- Aug 25, 2014 at 8:36 pm #1320294
I now know that volume wise I can squeeze my 2-3 kit into the Montane pack, if I could squeeze a little weight out (and possibly some volume?) well, that would be a little icing to go w/ the cake :)
Most of the trips will be here in the Rockies, but I do plan on a 3 day trip around the Wonderland Trail next year
MikeAug 26, 2014 at 12:41 am #2130371
I am sure you already know this, but the ability to cache food on the Wonderland Trail will save you a ton of weight/volume if you are doing it in three days. Depending on your schedule, entry point, and assigned camp sites, you may only need to carry a day of food at a time. I did the Wonderland last year in a comparitively sluggish 6 days and carried 2 days of food at a time. Have a great time!Aug 26, 2014 at 5:59 am #2130389
no, I didn't realize you could do that- that would certainly give you incentive to make your marks :) I think 6-7 days would be just about right hiking it
thanksAug 26, 2014 at 6:02 am #2130391Art …BPL Member
hey Mike how've you been ?
just a quick look right now,
you could easily shave 8oz if you tough it up and swap the neo for a half length trimmed CCF pad.
shave another 3-4 by going stoveless … but yes I know sometimes this luxury helps moral.
I never bring both a wind shirt and rain jacket. I would drop the wind shirt and just bring the rain jacket, save 4oz
artAug 26, 2014 at 6:20 am #2130394
Art- have been really good. Got me heel healed and have been 100% all summer, lots of great running in (few nice backpacking trips too!)- how about you?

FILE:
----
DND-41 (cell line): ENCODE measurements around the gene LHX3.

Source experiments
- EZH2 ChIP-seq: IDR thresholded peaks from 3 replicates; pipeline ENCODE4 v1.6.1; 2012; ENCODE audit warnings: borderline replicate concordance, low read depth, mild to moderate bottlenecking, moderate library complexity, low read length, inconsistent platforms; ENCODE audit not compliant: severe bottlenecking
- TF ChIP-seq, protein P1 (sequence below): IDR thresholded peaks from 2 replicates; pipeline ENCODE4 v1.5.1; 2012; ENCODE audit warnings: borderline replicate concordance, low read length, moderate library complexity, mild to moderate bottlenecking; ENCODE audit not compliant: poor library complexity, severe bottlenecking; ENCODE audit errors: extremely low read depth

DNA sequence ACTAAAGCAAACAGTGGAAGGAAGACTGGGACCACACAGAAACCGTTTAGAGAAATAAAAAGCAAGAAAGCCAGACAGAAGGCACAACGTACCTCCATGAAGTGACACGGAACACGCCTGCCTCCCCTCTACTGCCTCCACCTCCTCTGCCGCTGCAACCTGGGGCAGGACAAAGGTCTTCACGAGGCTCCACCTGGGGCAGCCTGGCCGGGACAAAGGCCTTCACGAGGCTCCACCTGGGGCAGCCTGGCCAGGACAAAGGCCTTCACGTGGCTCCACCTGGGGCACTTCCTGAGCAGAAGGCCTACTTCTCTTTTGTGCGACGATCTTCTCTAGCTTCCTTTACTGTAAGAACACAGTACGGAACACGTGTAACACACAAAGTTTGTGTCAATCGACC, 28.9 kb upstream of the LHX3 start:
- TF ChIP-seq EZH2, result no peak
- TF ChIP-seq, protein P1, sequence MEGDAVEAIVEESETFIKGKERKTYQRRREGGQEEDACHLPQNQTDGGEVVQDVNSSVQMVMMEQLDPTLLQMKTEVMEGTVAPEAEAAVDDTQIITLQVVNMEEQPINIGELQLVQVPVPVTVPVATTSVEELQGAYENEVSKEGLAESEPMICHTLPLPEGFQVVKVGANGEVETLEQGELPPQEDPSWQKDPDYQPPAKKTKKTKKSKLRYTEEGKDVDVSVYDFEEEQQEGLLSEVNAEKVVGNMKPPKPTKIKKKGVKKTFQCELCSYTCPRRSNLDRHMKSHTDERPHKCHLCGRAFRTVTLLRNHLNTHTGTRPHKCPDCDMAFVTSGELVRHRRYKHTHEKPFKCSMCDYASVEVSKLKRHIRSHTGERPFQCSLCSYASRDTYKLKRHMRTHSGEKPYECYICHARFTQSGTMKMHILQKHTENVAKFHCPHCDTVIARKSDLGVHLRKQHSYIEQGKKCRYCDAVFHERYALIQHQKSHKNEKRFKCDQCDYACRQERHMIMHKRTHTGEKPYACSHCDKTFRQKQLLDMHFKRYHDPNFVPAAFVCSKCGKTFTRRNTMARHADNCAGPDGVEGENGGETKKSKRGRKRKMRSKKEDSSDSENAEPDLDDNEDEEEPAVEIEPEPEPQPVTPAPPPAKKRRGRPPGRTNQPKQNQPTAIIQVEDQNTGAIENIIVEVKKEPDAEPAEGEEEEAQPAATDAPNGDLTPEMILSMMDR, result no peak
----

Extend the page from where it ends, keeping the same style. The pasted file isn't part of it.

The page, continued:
I've got several ccf pads floating around, I might have to experiment, would definitely shave some weight- I get spoiled by that inflatable :) I'll also have to see volume wise on a ccf, the neoair rolls into an almost coke can size. The stove will likely stay, something about a warm meal in the evening and hot cereal & coffee in the morning…..
Yeah it would be nice to leave one jacket home, funny I was thinking about leaving the rain jacket and keeping the windshirt :) I do have one of those 1 oz rain "jackets" that maybe could be used in a pinch??????????Aug 26, 2014 at 6:51 am #2130399Art …BPL Member
I prefer my ccf pad on the outside of pack because it makes the pack to rigid against my back when inside, but some like that rigidness.
the thing about keeping the rain jacket instead of the wind shirt is it will keep you dry longer and also keep you warmer in really bad weather. for me its sort of a survival piece.
John and I did Rae Lakes Loop in a day back in July, fun Sierra trip.Aug 26, 2014 at 7:10 am #2130402Hiking MaltoBPL Member
I will be doing a three day hike on the wonderland in about a month following ALDHA west, can't wait. I will be carrying about the weights gear as your list but I will be using my little Burn just as I have on all hikes no runs for years. The main pack is about 25L which work great to expand for longer duration trips up to about 5 days, 7 in a pinch. I could jam everything into a 20L but that violates my "no hassle rule" because it is quicker no easier to have a bit more volume for a multiday run/hike.Aug 26, 2014 at 7:36 am #2130408Ben CBPL Member
The biggest target to me is your shelter if you are set on losing weight. You could lose the bivy altogether, especially if you had a slightly larger tarp. I rarely bring a bivy, especially when I am up off the wet ground on a cushy neoair. For example, a duplex tarp is 9 oz and seems to provide enough coverage to allow you to forgo the bivy. That would save you about 10 oz. I know, its $375 for a new duplex. But you might get by without a bivy with your cricket; I just don't have much experience with it.
I typically carry a cuben trailstar and almost never take a bivy. I will only throw in the bivy if I'm expecting cold, windy weather.
You could probably get by without the Cap 4 bottoms, rain mitts, and windshirt on lots of trips. If its just 2-3days, you have a pretty good idea of the kind of weather you're going to have.